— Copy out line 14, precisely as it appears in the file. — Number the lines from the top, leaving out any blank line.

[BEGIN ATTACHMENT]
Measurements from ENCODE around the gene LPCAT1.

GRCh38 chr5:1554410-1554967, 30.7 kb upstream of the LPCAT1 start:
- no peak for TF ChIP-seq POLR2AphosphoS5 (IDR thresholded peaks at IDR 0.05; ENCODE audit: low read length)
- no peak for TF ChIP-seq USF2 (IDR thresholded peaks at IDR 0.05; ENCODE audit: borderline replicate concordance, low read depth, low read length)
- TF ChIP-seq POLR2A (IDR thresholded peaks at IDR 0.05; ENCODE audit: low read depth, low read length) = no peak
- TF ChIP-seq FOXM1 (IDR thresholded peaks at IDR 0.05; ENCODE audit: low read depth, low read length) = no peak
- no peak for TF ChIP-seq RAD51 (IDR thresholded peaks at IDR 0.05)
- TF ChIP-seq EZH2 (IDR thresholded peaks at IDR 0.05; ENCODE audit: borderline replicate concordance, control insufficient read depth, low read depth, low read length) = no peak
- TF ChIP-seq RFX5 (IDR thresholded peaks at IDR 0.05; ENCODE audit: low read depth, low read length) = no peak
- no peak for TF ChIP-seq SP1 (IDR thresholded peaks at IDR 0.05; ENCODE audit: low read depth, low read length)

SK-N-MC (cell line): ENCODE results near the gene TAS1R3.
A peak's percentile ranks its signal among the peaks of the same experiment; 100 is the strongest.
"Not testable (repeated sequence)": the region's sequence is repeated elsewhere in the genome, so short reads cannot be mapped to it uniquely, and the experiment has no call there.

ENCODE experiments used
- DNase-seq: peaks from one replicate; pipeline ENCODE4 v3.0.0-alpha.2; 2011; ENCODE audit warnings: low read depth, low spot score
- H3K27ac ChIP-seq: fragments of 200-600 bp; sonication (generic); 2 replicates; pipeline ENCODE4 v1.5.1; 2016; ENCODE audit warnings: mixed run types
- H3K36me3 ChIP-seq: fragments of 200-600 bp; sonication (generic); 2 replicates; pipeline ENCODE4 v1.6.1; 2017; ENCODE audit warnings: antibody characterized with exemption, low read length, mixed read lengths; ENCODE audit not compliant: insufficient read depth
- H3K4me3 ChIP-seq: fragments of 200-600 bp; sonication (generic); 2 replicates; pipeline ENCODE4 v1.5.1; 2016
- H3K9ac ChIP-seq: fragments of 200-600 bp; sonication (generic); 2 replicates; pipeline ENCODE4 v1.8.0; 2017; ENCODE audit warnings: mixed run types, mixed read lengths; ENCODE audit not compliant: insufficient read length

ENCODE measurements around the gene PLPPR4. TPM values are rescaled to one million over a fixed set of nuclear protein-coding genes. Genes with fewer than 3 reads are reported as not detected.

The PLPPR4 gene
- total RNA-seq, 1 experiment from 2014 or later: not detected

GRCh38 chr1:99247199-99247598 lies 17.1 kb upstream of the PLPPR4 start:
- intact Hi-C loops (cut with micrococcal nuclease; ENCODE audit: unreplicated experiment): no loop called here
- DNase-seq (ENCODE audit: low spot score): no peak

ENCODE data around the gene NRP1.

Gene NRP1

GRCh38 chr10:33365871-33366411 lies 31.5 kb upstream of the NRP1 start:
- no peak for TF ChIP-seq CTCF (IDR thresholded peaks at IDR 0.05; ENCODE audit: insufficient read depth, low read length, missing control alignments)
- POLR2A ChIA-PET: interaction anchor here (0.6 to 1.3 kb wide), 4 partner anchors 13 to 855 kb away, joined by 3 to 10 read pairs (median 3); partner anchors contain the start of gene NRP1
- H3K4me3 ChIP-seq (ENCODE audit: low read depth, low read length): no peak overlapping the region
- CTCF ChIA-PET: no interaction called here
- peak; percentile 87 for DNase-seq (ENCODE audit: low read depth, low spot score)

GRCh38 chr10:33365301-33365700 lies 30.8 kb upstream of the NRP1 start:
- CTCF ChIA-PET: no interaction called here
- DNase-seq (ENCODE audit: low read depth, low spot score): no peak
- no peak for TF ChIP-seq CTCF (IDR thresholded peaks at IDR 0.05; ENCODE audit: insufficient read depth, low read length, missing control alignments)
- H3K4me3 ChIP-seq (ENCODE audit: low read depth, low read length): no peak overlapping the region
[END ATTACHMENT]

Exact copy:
ENCODE experiments used